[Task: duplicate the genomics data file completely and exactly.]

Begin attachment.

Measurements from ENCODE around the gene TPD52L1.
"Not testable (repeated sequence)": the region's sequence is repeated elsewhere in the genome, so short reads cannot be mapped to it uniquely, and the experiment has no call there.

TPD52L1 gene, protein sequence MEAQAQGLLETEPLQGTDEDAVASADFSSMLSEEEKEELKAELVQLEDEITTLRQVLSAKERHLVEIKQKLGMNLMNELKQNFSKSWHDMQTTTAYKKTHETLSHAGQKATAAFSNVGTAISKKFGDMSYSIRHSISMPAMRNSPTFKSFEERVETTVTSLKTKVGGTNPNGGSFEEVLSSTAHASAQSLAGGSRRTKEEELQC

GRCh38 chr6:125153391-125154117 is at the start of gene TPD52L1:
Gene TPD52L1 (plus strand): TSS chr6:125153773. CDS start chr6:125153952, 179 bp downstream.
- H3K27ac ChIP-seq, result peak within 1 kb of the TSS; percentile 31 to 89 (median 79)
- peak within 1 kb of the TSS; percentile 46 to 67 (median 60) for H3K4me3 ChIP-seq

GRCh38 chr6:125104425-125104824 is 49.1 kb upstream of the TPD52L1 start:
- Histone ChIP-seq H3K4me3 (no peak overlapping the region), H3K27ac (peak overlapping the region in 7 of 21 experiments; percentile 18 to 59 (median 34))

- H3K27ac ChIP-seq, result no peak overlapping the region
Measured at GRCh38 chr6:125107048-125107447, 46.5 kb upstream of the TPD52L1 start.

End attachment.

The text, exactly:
Measurements from ENCODE around the gene TPD52L1.
"Not testable (repeated sequence)": the region's sequence is repeated elsewhere in the genome, so short reads cannot be mapped to it uniquely, and the experiment has no call there.

TPD52L1 gene, protein sequence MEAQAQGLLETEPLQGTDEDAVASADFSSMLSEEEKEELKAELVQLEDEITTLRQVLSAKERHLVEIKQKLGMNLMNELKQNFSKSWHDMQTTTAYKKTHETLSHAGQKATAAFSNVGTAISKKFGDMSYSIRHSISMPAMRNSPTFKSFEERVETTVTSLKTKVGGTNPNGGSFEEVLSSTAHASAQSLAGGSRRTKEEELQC

GRCh38 chr6:125153391-125154117 is at the start of gene TPD52L1:
Gene TPD52L1 (plus strand): TSS chr6:125153773. CDS start chr6:125153952, 179 bp downstream.
- H3K27ac ChIP-seq, result peak within 1 kb of the TSS; percentile 31 to 89 (median 79)
- peak within 1 kb of the TSS; percentile 46 to 67 (median 60) for H3K4me3 ChIP-seq

GRCh38 chr6:125104425-125104824 is 49.1 kb upstream of the TPD52L1 start:
- Histone ChIP-seq H3K4me3 (no peak overlapping the region), H3K27ac (peak overlapping the region in 7 of 21 experiments; percentile 18 to 59 (median 34))

- H3K27ac ChIP-seq, result no peak overlapping the region
Measured at GRCh38 chr6:125107048-125107447, 46.5 kb upstream of the TPD52L1 start.